Clinton aide won't rule out ‘Hillary 2020,’ sparking glee from White House

A longtime Hillary Clinton adviser is hinting that the former secretary of state may have one more presidential run brewing -- a statement greeted with glee from the White House.

“It’s somewhere between highly unlikely and zero,” Philippe Reines told Politico about the possibility that Clinton runs again in 2020, “but it’s not zero.”

Clinton, who ran unsuccessfully against President Trump in 2016, has remained in the spotlight since her defeat with a book release and speaking tours in which she has waxed lyrical about the Trump presidency and state of American politics. This month it was announced that Clinton, along with former President Bill Clinton, will embark on a speaking tour in which they will share anecdotes from their time in politics.

But as Democrats begin to consider who may be their pick to turn Trump into a one-term president, Reines appeared to be making the case for Clinton.

“It’s curious why Hillary Clinton’s name isn’t in the mix -- either conversationally or in formal polling—as a 2020 candidate,” Reines said. “She’s younger than Donald Trump by a year. She’s younger than Joe Biden by four years. Is it that she’s run before? This would be [Vermont Sen.] Bernie Sanders’ second time, and [former Vice President Joe] Biden’s third time. Is it lack of support? She had 65 million people vote for her.”

“Chalking the loss up to her being a failed candidate is an oversimplification,” Reines added. “She is smarter than most, tougher than most, she could raise money easier than most, and it was an absolute fight to the death.”

The fact that those close to Clinton are even discussing the possibility of a 2020 run (although Clinton herself has said she will not run again) was met with cheers from conservatives -- who believe that a Trump vs. Clinton 2020 race will result in another win for Trump.

“Hillary 2020 -- One Last Run?” asked The Drudge Report.

“Christmas coming early this year?” tweeted White House Press Secretary Sarah Sanders.

Liberals were less keen on the prospect. Reines’ interview came in a piece for Politico which asked: “How Do You Solve a Problem like Hillary?” which added: “She’s not going away -- and Democrats aren’t sure what to do about it.”

The comments by Reines come after a few high-profile statements from Clinton, some of which have arguably not been helpful for Democrats. She got into hot water for saying “civility can start again” only when the Democrats win the House and Senate. Sen. Heidi Heitkamp, D-N.D., called her comments “ridiculous.”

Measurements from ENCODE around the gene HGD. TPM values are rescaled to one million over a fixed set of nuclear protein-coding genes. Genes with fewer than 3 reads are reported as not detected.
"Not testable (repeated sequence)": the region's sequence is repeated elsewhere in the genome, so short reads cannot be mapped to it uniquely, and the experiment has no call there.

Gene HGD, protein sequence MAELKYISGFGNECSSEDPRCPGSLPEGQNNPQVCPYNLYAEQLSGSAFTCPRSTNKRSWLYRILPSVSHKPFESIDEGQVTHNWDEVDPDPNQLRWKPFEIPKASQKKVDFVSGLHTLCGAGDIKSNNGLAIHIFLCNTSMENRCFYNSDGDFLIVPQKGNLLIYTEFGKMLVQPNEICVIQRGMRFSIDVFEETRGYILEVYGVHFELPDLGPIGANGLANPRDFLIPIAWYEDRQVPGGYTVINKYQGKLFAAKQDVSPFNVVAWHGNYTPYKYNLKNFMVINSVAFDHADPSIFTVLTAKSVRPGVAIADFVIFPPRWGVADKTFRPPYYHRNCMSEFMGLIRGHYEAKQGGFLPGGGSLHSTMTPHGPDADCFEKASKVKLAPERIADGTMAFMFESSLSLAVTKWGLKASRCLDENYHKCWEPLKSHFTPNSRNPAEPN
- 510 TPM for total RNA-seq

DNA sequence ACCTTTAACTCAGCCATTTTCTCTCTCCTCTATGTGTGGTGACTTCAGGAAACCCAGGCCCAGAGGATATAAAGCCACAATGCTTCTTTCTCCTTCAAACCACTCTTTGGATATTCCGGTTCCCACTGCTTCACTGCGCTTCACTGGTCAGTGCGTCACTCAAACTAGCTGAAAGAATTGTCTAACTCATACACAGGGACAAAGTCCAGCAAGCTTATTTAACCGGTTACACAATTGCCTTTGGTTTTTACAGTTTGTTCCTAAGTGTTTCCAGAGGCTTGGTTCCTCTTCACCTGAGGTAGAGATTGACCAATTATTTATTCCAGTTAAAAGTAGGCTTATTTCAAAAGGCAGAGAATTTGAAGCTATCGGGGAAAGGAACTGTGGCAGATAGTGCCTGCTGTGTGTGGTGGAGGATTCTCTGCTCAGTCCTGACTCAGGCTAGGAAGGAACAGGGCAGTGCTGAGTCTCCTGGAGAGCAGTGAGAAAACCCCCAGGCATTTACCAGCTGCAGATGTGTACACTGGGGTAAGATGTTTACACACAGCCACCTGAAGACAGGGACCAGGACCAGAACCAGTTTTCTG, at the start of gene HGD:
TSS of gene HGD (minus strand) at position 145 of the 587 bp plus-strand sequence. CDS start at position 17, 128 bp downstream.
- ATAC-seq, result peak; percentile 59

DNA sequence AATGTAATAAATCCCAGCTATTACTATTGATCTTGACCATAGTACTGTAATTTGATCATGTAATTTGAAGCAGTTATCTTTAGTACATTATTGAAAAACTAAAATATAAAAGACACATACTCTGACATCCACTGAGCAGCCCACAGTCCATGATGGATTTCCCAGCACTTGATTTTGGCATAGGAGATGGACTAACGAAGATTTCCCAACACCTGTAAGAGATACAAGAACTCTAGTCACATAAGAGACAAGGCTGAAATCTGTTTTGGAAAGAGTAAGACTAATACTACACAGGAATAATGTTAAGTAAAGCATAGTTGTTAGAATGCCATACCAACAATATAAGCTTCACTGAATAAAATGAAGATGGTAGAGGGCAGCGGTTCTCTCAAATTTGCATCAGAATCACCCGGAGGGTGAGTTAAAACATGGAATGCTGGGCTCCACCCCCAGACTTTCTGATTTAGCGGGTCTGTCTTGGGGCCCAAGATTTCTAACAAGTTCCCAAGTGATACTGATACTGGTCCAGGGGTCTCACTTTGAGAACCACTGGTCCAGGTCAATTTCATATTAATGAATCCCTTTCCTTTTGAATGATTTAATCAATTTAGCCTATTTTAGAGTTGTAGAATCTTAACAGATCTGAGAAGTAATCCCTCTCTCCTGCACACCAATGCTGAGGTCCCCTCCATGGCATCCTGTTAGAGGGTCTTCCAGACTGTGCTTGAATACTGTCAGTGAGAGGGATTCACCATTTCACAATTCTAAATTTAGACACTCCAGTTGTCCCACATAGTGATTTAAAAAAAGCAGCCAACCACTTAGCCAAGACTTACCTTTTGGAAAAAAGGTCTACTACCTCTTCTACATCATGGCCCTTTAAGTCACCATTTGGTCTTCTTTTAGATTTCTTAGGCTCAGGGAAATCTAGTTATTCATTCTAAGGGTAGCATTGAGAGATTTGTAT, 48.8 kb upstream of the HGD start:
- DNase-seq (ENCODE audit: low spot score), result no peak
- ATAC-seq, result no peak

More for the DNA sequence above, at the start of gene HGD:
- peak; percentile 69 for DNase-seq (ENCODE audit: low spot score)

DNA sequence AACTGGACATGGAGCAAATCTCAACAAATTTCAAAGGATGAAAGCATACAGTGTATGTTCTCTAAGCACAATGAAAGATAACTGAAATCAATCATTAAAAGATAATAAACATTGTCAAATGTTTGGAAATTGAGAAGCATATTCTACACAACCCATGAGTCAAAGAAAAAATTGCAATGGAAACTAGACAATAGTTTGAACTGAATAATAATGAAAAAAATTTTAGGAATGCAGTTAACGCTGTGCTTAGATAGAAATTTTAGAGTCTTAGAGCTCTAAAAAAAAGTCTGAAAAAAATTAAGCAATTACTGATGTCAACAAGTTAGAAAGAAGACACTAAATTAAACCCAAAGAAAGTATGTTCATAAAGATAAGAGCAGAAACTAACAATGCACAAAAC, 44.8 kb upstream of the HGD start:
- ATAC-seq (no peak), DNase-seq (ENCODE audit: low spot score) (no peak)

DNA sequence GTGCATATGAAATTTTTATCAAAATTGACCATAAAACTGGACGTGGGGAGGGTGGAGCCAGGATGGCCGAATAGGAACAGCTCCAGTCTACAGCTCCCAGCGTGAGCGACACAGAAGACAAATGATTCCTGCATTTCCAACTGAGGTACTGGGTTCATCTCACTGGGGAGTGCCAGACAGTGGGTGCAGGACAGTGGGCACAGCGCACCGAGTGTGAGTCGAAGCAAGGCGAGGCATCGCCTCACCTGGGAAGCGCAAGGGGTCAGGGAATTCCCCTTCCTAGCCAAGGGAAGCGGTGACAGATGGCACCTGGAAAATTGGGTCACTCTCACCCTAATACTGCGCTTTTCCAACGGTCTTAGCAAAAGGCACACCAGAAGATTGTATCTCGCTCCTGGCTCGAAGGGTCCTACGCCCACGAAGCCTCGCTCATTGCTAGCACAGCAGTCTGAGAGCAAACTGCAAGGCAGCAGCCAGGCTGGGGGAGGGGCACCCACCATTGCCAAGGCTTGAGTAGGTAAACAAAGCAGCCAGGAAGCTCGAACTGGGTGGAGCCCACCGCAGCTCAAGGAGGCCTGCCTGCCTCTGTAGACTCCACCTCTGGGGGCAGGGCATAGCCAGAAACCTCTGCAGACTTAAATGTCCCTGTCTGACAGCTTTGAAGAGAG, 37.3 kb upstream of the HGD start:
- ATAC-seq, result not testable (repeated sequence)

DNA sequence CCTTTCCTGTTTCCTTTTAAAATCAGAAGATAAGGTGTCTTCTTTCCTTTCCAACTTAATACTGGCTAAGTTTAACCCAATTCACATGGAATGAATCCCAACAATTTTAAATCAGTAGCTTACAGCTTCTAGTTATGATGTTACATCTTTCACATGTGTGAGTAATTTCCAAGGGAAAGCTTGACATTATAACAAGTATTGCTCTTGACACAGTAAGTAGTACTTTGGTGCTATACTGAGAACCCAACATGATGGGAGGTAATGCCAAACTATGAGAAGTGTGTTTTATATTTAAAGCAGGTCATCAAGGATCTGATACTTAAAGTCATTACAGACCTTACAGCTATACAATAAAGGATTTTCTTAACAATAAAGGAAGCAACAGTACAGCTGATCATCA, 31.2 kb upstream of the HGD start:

She also sparked controversy with her comments on former President Clinton’s affair with then-White House intern Monica Lewinsky, saying that it was not an abuse of power and that there was no need for him to resign over it.

Michelle Cottle, a member of The New York Times’ editorial board, wrote an op-ed for the Times on Tuesday, saying that when Democrats need to be focused on their message to voters for the midterms, Clinton’s comments are distracting.

“This is the sort of moral arrogance and self-justification that has long troubled even many Democrats about Mrs. Clinton,” she wrote, adding that Clinton’s involvement could also help fire up the Republican base ahead of November.

NEW YORK TIMES BOARD MEMBER TELLING HILLARY CLINTON TO STAY QUIET, PROVES SHE IS 'POLITICALLY RADIOACTIVE'

Conservative strategist Chris Barron told Fox News that the Times criticism speaks volumes about how "politically radioactive” she is.

“The bad news for the Times and for Democrats everywhere is that Hillary doesn’t care. She never has. She will always do what she thinks is in her best interest - even at the expense of her party and her political allies,” Barron said. “That’s just how the Clintons operate.”

Polling supports some Democratic nervousness on this matter. A Gallup poll in September found that Clinton’s favorability was at a record low of just 36 percent.

Fox News' Brian Flood contributed to this report.